Archive for May 2006

We’ve moved this blog

May 23, 2006

We’ve moved to a new URL. Please bookmark it so you can get updated postings.

We’re now at .

Thanks for your interest.


Stellar performers start in the interview

May 18, 2006

When I encounter excellent employees I wonder if they were that way when hired or if the company trained them to be that way. I’ve decided that it is a lot of the former, with refinements coming through the latter.

These last few weeks I’ve encountered excellent employees where I didn’t expect them. I’ll admit my bias — when I visited four rockeries to choose stone for my new patio, I didn’t expect to be treated to excellent service. My project is small compared to the many big projects the rockery employees deal with every day. Yet to a person, from the counter help to the yard men, each person was friendly, attentive, helpful, and treated my basic questions with respect.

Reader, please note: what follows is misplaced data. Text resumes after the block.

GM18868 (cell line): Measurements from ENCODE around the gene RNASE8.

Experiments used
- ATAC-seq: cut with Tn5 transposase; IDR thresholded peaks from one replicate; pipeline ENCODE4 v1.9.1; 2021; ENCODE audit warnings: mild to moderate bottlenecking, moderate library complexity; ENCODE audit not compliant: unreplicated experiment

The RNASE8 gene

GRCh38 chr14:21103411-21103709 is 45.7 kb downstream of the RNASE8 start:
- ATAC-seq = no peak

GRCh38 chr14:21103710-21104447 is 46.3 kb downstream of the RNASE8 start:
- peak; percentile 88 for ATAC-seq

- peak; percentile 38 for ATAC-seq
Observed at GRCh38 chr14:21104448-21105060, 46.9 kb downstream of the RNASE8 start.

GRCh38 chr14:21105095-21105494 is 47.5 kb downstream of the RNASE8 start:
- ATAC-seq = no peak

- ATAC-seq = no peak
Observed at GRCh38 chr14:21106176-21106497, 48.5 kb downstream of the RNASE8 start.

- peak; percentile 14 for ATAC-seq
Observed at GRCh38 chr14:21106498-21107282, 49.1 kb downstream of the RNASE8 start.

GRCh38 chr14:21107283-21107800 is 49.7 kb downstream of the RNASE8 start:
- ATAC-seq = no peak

Do rockeries have some outstanding employee recognition program? Superb management? Stellar customer service training programs? I seriously doubt they have any of the above. However, they are certainly doing something right, at least from this customer’s perspective.

I’d guess it has something to do with management hiring people who will fit and weeding out those who don’t. Also, since the inside staff work closely together, if someone is rude or out of line, I’d guess peers and management would say something quickly.

Could they be even better with a little help? Of course, we can all improve. But if you haven’t hired people with a helpful, team- and customer-oriented attitude, no amount of training in the world will make them better because they aren’t open to change.

If you’d like to read more on creating a positive environment for customer excellence, read the excerpt from Calming Upset CustomersManagers’ Guidelines for Creating Customer Satisfaction.”

Are your staff continually improving?

May 17, 2006

Clients tell me it is hard to get their people to think about improving because they are so inundated with getting work out. They wish there were more efficient ways to accomplish their tasks, but they don't have time to research what they are.